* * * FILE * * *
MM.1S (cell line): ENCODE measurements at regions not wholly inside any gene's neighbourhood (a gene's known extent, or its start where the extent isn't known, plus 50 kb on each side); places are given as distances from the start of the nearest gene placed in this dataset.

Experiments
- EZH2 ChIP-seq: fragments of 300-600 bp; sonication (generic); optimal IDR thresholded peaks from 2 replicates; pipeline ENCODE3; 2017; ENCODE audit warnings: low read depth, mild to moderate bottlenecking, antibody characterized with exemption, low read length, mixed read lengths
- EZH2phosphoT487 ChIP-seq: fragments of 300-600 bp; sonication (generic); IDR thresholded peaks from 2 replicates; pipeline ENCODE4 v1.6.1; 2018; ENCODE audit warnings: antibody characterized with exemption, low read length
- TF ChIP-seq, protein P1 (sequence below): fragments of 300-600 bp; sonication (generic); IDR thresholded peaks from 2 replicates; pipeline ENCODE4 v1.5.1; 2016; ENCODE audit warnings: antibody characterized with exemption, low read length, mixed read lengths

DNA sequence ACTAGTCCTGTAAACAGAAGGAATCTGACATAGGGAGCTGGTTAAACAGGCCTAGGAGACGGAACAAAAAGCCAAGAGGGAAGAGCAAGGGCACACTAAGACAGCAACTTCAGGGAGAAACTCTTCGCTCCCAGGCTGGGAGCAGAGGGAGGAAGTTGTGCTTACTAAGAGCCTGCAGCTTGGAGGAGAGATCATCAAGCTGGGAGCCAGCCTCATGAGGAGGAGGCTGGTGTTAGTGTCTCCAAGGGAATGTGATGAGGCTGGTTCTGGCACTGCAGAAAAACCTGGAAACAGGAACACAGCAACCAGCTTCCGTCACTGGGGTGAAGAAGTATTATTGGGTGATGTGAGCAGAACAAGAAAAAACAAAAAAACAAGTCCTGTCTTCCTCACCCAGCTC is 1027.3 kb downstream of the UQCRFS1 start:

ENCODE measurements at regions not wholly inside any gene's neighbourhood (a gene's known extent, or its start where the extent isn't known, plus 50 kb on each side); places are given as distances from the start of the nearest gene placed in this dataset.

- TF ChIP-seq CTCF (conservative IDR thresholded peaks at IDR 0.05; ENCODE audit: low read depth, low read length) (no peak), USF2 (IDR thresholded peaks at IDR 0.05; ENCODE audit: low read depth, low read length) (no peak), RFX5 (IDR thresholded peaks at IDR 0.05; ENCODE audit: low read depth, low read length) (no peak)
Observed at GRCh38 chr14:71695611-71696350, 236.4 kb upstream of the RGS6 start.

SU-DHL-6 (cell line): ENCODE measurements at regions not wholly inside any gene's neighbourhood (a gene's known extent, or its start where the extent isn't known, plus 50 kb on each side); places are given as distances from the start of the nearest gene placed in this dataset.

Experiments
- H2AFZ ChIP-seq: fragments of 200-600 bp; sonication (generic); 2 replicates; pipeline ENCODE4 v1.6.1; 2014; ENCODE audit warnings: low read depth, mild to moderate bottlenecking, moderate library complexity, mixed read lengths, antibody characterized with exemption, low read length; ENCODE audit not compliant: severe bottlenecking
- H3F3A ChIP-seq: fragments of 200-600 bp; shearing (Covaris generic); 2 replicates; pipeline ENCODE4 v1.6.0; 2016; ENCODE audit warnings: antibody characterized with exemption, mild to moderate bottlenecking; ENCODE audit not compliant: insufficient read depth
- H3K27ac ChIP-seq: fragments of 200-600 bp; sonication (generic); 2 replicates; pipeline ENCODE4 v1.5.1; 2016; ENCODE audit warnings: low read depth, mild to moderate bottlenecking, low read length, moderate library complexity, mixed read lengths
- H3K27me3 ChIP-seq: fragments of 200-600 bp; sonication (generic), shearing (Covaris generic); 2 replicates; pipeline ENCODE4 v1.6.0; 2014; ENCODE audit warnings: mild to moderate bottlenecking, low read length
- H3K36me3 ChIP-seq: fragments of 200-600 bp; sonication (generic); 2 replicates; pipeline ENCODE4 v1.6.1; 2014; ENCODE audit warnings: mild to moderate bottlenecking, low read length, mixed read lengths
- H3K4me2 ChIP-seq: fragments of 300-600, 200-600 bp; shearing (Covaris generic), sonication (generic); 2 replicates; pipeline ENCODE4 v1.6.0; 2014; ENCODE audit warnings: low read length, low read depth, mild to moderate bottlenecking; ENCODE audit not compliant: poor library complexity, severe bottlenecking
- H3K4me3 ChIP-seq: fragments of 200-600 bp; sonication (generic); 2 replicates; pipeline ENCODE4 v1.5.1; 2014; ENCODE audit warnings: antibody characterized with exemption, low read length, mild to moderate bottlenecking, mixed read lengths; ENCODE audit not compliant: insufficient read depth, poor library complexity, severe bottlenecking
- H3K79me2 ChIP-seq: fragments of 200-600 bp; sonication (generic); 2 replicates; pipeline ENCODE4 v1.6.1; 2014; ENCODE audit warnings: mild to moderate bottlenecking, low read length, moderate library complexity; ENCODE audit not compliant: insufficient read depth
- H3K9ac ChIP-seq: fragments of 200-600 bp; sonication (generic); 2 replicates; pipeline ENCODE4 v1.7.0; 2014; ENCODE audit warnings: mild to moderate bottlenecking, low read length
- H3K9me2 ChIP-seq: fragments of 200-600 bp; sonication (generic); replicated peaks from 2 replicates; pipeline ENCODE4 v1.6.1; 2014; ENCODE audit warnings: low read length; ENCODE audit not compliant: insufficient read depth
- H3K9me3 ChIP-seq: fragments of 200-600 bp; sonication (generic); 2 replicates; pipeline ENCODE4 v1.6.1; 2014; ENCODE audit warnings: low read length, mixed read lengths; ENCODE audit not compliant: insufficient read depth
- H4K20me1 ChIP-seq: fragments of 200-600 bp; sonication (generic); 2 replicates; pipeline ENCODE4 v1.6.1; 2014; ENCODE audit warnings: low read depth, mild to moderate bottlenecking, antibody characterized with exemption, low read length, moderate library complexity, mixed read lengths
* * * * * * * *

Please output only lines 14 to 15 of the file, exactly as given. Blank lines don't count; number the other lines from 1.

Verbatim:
- H3K27ac ChIP-seq: fragments of 200-600 bp; sonication (generic); 2 replicates; pipeline ENCODE4 v1.5.1; 2016; ENCODE audit warnings: low read depth, mild to moderate bottlenecking, low read length, moderate library complexity, mixed read lengths
- H3K27me3 ChIP-seq: fragments of 200-600 bp; sonication (generic), shearing (Covaris generic); 2 replicates; pipeline ENCODE4 v1.6.0; 2014; ENCODE audit warnings: mild to moderate bottlenecking, low read length